2 0 V O L . 7 , D O C U M E N T S 5 0 a , 5 6 a
Vol. 7, 50a. On the Present Situation in Theoretical
Physics
[Vienna, 14 January
1921][1]
If I survey the present situation in theoretical physics, I find one point of the
greatest importance that is not taken into account sufficiently. A theoretical system
can only claim completeness when the relations between the concepts and the facts
of experience are unambiguously established. It does not suffice, for example, to
base the theory of relativity only on a fundamental mathematical invariant.
It also has to be clear how this invariant relates to the observable data, as has hap-
pened with the fundamental concepts of Maxwellian theory through Heinrich
Hertz.
If this aspect is left out of consideration, one can only arrive at unrealistic sys-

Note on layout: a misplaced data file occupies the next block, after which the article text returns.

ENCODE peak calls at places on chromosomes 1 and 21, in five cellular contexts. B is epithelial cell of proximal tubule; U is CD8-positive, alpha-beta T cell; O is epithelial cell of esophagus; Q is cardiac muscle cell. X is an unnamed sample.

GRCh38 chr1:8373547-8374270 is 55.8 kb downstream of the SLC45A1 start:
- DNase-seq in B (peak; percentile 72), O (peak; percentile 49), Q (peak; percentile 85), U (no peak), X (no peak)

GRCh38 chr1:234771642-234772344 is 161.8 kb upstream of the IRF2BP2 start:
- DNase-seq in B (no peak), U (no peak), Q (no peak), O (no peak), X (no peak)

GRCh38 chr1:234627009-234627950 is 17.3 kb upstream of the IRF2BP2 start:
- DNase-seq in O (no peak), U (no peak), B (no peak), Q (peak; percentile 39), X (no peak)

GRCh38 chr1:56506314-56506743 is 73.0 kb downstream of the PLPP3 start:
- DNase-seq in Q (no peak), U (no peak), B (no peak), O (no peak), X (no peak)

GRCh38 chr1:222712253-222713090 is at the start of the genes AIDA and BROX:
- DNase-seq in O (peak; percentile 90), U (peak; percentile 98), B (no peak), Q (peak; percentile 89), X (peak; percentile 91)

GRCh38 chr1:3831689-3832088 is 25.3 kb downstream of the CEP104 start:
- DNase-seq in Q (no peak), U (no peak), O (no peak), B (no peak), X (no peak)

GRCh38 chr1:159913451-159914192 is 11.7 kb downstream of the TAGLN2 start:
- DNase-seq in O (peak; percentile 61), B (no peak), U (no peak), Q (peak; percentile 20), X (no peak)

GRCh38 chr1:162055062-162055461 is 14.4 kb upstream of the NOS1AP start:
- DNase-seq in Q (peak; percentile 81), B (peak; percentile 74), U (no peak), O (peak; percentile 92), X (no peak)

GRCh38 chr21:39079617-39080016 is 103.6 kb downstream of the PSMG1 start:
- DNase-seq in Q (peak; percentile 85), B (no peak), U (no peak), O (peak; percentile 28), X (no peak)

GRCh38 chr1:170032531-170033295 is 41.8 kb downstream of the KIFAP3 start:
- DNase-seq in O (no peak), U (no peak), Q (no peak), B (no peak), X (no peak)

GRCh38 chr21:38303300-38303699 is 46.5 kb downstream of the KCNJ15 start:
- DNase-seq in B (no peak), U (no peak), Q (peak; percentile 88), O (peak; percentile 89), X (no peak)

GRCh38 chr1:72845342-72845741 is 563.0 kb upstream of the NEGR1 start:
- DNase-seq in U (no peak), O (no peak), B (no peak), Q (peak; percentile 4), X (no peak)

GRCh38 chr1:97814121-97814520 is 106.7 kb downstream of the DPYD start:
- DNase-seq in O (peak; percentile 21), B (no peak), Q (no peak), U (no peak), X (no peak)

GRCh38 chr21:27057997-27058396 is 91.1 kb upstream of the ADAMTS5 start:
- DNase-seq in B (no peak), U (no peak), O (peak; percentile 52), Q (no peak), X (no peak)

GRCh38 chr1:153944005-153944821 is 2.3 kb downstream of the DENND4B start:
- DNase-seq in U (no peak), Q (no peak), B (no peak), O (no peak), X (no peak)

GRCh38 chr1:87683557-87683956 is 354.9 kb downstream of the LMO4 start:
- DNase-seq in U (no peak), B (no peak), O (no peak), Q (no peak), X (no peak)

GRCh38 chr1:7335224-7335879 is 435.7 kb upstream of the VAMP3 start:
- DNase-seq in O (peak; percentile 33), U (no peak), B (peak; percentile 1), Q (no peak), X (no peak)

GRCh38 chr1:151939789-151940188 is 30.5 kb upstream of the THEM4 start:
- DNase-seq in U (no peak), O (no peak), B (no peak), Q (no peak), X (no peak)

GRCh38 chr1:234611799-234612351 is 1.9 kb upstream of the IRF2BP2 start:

tems.
Vol. 7, 52a. Opinion on Eggeling and Richter’s Project
Berlin W. 30, 3 February 1921 Haberlandstr. 5
[Not selected for translation.]
Vol. 7, 56a. “International Relations in Science”
[2 April–10 August
1921?][1]
... In this agitated time of strife among nations and the social strata, one of the
most precious goods of humanity seems to be under threat: the internationality of
science.[2]
Scholarly organizations in the individual countries have allowed them-
selves to be carried away by nationalistic passions to the point that they rival polit-
ical bodies in the political contest; so much did they forget that they are made to
foster and preserve endeavors that must stand high above all political struggles
among people ... I believe the most important thing is to awaken in the younger gen-
eration a strong love for scientific truth and ambitions, so that the purer atmosphere
thus created will gradually drown out the insensitive emotional motives that have
brought so much misfortune upon our current generation ...
Previous Page Next Page